KFLOP C Programs

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C Programs provide a powerful and flexible capability to perform almost any sequence of operations within KFLOP.   In most cases after you have tested and tuned all your hardware using the KMotion.exe setup program all the settings and initialization steps required for your system can be placed into an Initialization C Program so that your system can be fully initialized simply by executing the Initialization program.   Using a C Program offers full flexibility to initialize your system however and in whatever order you wish.  In most common cases an existing example can be used with simple modification of values specific to your system.  The KMotion.exe Setup program has some automatic capability to translate the Axes Screen Values that were determined by you during configuration and testing into C Code.

Initialization C Program

The Initialization C Program will normally perform operations of the following type:

  • Enable/define any Option boards present (ie.    KStepPresent=TRUE;      // enable KSTEP input multiplexing)
  • The setting of Axes parameters (ie.    ch0->Accel=200000; )
  • Enable Axes (ie.EnableAxisDest(0,0); )
  • Define the Coordinated Motion Axes (ie.    DefineCoordSystem(0,1,2,-1);  // define axes for XYZ
  • Forever Loop to service any continuous requirements such as MPG, External Buttons, EStop, etc


Adding the configuration for a new Axis to your Initialization C Program:

  1. Configure the Channel in KMotion.exe and verify that after Pushing "Enable" (which downloads and enables) it all works properly
  2. On the Config/Flash Screen Push the "C Code To Clip Board" Button
  3. Open your Initialization Program in the C Programs Screen
  4. Position the cursor after the previous Axis settings
  5. Right Mouse Click "Paste"
  6. If desired also enable the axis by inserting EnableAxisDest(xx,0); where xx is the Axis number
  7. Save the file
  8. Test after a power cycle if the C Program initializes all Axes Properly


Programming References

For general C programming references/tutorials, see the links listed near the bottom of this page.

For KFlop specific references, all available variables and functions are listed in the KMotionDef.h file, located within the DSP_FLOP directory at \DSP_KFLOP. An index of the available variables and functions can be found in the KMotionDef page.

Simplest C Program

It is important to understand that any KFLOP C Program consists of a minimum number of parts as shown below.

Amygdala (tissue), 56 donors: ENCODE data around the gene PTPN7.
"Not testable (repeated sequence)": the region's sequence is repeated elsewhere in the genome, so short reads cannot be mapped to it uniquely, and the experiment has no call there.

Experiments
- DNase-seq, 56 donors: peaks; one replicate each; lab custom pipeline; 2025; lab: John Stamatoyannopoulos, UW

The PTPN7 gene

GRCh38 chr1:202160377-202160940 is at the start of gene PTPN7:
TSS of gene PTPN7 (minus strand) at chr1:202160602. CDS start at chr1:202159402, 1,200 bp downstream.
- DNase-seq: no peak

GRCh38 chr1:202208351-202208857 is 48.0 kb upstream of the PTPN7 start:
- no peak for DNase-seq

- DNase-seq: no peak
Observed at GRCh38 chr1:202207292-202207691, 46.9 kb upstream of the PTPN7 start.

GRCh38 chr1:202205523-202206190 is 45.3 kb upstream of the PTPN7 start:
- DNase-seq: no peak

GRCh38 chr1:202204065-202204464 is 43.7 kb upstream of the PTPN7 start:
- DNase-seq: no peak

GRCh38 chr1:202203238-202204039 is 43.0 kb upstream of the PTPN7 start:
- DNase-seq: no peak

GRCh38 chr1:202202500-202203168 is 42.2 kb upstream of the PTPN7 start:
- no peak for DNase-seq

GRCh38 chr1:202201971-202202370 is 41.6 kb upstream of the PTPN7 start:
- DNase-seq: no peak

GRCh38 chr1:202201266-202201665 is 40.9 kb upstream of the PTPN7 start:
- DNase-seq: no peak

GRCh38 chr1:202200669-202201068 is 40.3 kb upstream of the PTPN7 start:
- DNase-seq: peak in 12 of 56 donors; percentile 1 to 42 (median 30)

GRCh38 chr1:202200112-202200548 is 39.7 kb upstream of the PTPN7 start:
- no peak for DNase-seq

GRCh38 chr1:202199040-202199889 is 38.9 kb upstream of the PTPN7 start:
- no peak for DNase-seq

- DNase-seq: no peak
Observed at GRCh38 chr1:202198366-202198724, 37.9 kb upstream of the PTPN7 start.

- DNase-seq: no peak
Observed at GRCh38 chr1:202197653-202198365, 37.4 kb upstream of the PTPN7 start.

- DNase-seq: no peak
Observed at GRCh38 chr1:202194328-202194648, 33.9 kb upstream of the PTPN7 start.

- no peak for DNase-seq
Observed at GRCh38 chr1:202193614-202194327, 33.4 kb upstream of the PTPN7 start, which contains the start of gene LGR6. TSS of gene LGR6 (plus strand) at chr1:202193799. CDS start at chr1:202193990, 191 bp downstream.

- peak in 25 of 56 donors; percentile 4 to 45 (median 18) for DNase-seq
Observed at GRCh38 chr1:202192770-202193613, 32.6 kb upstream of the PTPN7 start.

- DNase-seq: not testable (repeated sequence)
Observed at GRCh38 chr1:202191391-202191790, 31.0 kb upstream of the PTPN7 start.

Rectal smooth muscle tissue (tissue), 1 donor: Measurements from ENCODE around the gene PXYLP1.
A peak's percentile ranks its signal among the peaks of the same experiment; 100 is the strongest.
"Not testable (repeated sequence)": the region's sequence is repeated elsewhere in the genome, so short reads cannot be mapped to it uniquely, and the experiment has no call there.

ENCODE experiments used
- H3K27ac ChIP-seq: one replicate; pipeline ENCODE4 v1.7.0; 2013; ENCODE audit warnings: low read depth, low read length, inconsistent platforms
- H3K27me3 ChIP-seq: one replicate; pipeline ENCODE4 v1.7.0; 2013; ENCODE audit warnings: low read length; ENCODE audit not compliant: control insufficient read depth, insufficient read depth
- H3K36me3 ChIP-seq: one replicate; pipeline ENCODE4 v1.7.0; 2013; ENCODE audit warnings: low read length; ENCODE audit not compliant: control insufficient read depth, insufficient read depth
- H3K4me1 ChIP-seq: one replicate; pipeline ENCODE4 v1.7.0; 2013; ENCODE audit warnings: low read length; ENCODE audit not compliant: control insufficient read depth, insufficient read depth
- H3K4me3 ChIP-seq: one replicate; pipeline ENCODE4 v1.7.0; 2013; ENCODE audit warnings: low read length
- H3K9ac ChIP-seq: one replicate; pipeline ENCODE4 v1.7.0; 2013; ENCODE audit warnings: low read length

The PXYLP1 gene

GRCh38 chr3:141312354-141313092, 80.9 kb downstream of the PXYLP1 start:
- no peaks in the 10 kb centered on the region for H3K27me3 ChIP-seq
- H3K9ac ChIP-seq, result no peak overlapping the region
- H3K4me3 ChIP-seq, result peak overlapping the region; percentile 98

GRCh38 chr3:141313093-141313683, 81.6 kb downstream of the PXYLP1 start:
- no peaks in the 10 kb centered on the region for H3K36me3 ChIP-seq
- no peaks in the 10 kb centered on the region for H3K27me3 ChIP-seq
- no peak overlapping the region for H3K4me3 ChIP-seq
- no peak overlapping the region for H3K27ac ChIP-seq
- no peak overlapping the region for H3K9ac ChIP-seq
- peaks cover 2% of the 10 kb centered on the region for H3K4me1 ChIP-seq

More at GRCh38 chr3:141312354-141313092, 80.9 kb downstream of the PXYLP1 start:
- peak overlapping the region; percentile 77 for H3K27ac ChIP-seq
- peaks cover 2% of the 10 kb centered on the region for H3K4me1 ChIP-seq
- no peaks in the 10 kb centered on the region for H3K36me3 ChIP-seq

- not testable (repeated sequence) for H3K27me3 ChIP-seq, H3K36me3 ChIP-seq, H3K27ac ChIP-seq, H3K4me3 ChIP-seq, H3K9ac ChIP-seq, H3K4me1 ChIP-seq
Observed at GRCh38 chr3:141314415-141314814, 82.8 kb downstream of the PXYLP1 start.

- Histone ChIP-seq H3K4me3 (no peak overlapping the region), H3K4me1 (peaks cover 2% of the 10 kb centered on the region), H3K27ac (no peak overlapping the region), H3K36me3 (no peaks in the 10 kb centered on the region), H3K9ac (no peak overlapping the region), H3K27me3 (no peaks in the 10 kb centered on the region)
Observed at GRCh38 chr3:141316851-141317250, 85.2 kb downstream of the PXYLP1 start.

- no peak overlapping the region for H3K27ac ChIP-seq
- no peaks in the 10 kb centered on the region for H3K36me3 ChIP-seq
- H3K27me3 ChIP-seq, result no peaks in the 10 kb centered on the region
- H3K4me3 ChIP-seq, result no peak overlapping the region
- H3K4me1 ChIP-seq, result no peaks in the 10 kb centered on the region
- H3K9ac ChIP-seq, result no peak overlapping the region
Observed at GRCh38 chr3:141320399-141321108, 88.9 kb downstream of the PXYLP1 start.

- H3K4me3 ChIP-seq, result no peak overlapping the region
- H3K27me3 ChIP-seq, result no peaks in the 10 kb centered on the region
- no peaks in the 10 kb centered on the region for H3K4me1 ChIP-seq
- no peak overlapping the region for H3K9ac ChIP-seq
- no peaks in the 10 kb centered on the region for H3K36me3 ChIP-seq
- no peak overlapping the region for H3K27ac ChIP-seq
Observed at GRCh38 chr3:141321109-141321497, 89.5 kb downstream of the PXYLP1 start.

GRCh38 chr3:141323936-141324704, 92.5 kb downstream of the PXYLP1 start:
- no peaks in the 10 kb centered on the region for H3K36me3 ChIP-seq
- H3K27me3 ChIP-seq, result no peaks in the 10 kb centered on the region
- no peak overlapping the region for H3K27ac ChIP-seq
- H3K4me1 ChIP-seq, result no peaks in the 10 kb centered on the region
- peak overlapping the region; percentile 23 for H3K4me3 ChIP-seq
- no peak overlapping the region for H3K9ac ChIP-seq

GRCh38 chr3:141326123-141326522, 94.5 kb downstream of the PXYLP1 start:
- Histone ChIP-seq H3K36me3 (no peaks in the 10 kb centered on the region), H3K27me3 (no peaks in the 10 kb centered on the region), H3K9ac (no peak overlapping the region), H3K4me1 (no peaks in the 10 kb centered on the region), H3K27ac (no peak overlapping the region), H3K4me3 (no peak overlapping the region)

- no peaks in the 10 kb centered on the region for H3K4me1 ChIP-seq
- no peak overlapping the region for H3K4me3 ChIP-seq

The first part is an #include statement which includes a

definition file that defines all the functionality available in KFLOP.  The KMotionDef.h file is included with every installation to define all the functions, variables, structures, and defines available in that Version.  It is located in the DSP_KFLOP subdirectory of the installation.  Open it with the KMotion.exe C Programs Screen to see what's available.

The next part is the "main" function. This is where execution of the program will actually begin. 

The last part is the code that is to be executed and belongs to the main function.  Curly brackets { } define the beginning and end of the function.  This example contains only one print statement to be executed. Note how the code within the curly brackets is indented (using a tab or spaces) to show that it belongs to the main function block.  This indentation is not required but helps readers see the program structure.  Instructions must end with a semicolon ';'.   Double forward slashes allow comments to be added at the end of an instruction.  The include statement has a # symbol in front of it.

#include "KMotionDef.h"
main()
{
    printf("Hello World!\n");  // send message to console
}

C Curly Brackets {  }

Often is is necessary to group a number of individual C instructions into a group of instructions that can then be treated as a single instruction.  The name given to this is a "Block" of instructions.  The beginning and end of the block are marked with Curly Brackets.  Some other programming languages use the words "begin" and "end" for this purpose.  C Language uses { } brackets.  Here is an example of 3 instructions (2 arithmetic assignment instructions and a function call instruction) grouped into a Block:

{
    X = 1 + 1;
    Y = X + 1;
    Move(1,100);
}

The begin curly bracket and end curly bracket mark the beginning and end of the block. Notice the curly brackets are on separate lines and we indent the instructions in the block by 4 spaces (or a tab) to make it easy to read, to be able to easily see where the blocks begin and end, and to easily see which end bracket matches with which beginning bracket.

This style doesn't matter to the compiler. The code written below would produce exactly the same result:

              {X = 1 + 1; Y = X + 1;
    Move(1,100);
}

But please take the time to format your code properly to make it easier to read and help yourself avoid bugs. The Microsoft Visual Studio Editor has a nice feature to automatically format C Code. See the Edit | Advanced | Format Document option.